Some Littleton Public Schools students could wind up switching schools in coming years as the district works toward a reshuffling of its school boundaries. The district's Long-Range Planning …
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Some Littleton Public Schools students could wind up switching schools in coming years as the district works toward a reshuffling of its school boundaries.
The district's Long-Range Planning Committee (LRPC) is seeking feedback from parents on a pair of proposals to redraw the map for which neighborhoods are assigned to which schools.
The move comes as the district rebuilds an elementary school and combines two others at the southeast corner of the district, and grapples with surging local traffic that has bus speeds slowed to a crawl.
The new boundaries would also eliminate two “orphan” boundaries created when Ames and Whitman elementaries were closed in 2009, forcing students in the district's far-south end to be bused past closer elementary schools to attend Lenski and Franklin elementaries — trips that can take more than half an hour each way.
“We're trying to optimize our use of resources while minimizing disruptions to families, and sometimes those goals can be in tension,” said LPS board member Robert Reichardt. “Nothing is set in stone yet.”
The new boundaries likely wouldn't take effect until the fall of 2021, when Ames Elementary School reopens for the first time since 2009. A new school on the Franklin Elementary campus is scheduled to open the following year, consolidating Franklin and Highland elementaries.
Depending on which of the two options the school board chooses, either 695 or 825 elementary school students would see their assigned school change, out of about 6,000. Smaller numbers of middle and high school students would be affected. Reichardt said the school board hopes to take action on the plans by the end of the current school year, in hopes of giving parents at least a year to prepare.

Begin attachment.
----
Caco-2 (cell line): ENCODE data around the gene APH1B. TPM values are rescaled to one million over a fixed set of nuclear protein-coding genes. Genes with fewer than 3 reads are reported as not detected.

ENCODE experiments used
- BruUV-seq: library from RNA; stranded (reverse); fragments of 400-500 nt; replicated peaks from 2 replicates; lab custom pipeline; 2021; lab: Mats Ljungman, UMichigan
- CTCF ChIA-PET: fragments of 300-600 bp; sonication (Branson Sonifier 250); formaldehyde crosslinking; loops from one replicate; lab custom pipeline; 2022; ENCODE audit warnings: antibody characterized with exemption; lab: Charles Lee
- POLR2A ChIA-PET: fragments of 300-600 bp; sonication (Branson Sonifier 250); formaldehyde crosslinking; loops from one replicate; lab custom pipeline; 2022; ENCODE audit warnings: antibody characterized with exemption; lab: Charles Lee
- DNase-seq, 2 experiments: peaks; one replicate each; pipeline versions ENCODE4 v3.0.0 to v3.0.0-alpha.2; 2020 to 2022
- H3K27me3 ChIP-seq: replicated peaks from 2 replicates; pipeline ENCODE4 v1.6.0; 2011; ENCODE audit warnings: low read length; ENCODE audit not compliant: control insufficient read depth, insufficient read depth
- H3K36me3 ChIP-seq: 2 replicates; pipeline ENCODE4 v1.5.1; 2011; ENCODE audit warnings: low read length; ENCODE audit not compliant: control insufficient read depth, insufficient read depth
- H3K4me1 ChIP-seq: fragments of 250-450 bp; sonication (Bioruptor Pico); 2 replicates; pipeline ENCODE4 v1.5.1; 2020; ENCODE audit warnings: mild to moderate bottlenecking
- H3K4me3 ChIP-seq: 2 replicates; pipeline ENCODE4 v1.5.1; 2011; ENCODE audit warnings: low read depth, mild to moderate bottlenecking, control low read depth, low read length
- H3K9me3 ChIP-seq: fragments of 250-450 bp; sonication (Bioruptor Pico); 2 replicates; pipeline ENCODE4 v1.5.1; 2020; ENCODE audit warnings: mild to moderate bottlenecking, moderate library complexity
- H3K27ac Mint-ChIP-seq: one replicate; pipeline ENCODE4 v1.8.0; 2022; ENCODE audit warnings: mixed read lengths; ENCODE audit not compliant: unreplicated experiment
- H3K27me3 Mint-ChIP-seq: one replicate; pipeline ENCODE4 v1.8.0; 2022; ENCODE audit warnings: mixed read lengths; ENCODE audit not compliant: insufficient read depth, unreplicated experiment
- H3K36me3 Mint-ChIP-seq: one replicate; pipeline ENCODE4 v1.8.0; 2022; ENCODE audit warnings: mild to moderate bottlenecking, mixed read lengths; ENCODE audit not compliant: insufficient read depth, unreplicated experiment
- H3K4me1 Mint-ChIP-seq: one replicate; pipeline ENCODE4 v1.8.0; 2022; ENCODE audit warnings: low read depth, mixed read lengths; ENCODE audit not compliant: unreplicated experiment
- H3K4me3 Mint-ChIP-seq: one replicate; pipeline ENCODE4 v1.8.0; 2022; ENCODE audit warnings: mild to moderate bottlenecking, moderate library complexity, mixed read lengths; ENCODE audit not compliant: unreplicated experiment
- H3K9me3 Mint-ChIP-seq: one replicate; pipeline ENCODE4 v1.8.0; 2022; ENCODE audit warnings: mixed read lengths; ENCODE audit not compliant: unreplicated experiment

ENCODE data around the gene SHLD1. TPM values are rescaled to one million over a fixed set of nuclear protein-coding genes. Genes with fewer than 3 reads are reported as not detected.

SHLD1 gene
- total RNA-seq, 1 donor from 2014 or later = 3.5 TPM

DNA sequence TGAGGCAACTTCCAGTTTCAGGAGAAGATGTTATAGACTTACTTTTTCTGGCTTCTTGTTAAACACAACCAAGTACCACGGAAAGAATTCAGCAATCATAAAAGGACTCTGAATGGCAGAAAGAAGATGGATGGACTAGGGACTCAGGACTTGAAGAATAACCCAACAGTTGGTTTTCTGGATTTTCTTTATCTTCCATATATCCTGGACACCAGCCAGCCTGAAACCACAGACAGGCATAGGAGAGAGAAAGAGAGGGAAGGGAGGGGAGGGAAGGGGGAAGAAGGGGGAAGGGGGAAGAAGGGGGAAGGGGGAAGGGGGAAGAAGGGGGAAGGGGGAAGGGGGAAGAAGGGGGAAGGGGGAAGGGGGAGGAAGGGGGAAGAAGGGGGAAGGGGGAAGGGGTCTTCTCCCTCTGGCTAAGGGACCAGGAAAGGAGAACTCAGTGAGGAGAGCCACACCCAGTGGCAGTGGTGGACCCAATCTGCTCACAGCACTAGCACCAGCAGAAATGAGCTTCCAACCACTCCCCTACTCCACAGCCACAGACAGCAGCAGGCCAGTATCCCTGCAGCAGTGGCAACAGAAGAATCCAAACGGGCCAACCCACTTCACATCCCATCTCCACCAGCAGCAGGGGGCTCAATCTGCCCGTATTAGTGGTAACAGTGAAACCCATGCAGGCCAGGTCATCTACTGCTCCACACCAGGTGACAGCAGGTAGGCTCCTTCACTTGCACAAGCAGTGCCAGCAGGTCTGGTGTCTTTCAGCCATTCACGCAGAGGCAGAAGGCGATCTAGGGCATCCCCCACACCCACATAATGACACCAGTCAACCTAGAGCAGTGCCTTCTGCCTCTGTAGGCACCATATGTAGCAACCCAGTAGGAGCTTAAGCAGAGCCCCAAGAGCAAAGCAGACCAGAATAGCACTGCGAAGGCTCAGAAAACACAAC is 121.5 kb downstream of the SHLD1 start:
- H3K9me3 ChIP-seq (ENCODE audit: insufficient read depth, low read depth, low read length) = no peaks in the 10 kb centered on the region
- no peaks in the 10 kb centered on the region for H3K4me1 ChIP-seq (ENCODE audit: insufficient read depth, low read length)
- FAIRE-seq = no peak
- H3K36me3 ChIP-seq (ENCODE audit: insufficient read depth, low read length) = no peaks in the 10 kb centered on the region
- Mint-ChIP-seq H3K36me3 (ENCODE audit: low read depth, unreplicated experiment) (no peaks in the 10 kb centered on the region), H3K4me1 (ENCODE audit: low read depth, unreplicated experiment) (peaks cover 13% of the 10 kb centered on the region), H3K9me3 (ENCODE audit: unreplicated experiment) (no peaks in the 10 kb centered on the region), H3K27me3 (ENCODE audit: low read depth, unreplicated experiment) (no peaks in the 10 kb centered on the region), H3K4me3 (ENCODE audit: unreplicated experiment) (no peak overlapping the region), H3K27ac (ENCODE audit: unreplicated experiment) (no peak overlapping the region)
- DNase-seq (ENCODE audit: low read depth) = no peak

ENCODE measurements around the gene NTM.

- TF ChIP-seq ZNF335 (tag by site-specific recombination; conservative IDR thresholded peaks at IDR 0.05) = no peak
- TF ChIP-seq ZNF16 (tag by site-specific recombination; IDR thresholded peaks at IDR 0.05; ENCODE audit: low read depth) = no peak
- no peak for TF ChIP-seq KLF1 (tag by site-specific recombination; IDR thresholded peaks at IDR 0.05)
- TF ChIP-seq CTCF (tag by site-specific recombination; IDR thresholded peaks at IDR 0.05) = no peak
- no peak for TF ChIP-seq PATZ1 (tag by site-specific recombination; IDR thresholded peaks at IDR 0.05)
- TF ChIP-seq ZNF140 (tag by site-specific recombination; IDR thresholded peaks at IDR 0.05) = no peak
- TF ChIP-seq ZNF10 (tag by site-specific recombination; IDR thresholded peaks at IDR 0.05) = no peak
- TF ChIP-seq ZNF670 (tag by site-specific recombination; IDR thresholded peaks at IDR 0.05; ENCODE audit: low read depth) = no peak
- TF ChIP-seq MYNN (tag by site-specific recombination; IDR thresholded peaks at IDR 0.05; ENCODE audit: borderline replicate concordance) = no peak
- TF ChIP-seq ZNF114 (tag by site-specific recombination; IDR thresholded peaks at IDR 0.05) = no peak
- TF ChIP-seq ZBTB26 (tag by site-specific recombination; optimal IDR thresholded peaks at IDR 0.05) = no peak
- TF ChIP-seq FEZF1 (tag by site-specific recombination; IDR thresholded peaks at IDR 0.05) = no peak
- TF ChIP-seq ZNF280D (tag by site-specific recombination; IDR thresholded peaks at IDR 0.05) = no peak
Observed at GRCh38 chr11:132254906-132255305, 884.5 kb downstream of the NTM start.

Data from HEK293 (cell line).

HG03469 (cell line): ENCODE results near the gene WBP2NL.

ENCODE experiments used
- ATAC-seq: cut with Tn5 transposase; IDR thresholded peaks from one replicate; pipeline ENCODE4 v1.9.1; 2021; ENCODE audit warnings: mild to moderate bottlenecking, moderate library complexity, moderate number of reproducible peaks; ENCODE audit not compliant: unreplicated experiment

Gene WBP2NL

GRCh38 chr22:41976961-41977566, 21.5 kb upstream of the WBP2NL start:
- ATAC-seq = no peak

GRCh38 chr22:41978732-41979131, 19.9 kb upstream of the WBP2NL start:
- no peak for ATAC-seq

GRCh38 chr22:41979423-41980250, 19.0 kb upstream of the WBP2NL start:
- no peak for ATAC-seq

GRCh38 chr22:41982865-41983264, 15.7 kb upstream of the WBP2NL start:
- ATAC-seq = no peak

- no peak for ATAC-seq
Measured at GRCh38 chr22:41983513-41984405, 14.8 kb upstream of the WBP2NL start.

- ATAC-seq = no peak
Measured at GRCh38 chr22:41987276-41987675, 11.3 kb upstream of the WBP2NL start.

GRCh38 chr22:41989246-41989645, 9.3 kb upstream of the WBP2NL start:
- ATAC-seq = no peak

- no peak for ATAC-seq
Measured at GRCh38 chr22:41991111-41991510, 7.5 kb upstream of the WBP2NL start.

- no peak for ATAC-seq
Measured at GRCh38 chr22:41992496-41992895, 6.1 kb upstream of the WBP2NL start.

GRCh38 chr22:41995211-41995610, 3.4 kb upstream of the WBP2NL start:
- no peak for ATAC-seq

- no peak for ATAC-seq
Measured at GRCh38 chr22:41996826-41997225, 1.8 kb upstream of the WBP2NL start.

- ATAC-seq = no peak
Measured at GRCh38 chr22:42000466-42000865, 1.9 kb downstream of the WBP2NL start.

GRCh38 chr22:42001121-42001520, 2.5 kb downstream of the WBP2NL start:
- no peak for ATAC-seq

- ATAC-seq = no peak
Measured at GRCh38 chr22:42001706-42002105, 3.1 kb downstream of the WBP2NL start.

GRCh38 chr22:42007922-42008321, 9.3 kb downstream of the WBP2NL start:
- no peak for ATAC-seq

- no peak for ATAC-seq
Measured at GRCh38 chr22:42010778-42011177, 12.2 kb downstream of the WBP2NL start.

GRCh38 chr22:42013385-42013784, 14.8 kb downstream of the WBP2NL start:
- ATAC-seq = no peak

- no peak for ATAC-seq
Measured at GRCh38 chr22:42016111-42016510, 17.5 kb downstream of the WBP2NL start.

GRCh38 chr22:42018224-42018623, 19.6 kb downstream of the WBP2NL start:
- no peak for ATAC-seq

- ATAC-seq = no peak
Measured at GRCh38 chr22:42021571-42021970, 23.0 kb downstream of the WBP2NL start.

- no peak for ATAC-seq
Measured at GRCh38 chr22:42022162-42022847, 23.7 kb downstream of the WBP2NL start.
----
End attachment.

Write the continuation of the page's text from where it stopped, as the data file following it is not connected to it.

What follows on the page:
Some students affected by the changes would be given first priority to open-enroll at schools of their family's choice, though busing is not provided to students who open-enroll at a school other than the one they are assigned.
Some students, such as those in their last year at a school, could be grandfathered in to stay in their old school.
The LRPC took numerous criteria into consideration when crafting the proposals, said Brian Bostwick, who heads the committee.
“We started with a blank map,” Bostwick said. “We wanted to keep kids in their neighborhood, of course, but we also tried to avoid having kids crossing major thoroughfares, because those can really slow down buses. We also worked to equalize capacity at different schools, and we even looked as socioeconomic needs so we're not overburdening some schools with needy kids.”
The district may not be done reshuffling boundaries, however. Robust bond sales following a voter-approved 2018 bond mean the district may have enough money to build another elementary school, said Reichardt, the school board member. The new school would combine East Elementary and Moody Elementary on the Moody campus. The two schools sit just over a mile apart near Bemis Library.
Some parents who attended an open house on the proposals at Newton Middle School on Feb. 12 had reservations about the plans.
“Lots of parents are invested in our schools,” said Lena Samuelson, whose two kids would have to switch from Runyon Elementary to Hopkins. “We join PTOs. We know the teachers. We buy houses so our kids can go to school with their friends.”
Samuelson said she wants the boundary changes phased in over several years, so students who start at one school can finish there.
Numerous parents from Bow Mar, at the northwest corner of the district, said they are concerned that the plans split Bow Mar in two, with the south end of the community continuing to attend Wilder Elementary, and the north end shifted to Centennial Academy, an arts and music-focused school.
“They're taking our neighborhood school from our neighborhood,” said Dawn Fable, whose three children attend Wilder. “Our kids share sports and extracurricular events. For working parents who can't drive their kids to school, choicing into Wilder isn't an option.”
Heather Driscoll said while she technically lives in the boundary for Twain Elementary, she open-enrolls her daughter at Hopkins because her house is on the dividing line and her daughter's friends attend Hopkins.
“I think those of us who live on dividing lines should be given the option to choose between the two,” Driscoll said.
Some parents saw the new boundaries as a boon.
“We can't have kids on the bus waiting through four light cycles to get through an intersection,” said Cameron Morgan, who has a child at Littleton High School and another at Newton Middle School. Morgan said her kids would be unaffected by the boundary changes, other than perhaps having to bid farewell to friends whose boundaries change.
“This is hard work,” Morgan said. “I don't think there's a way to please everyone.”
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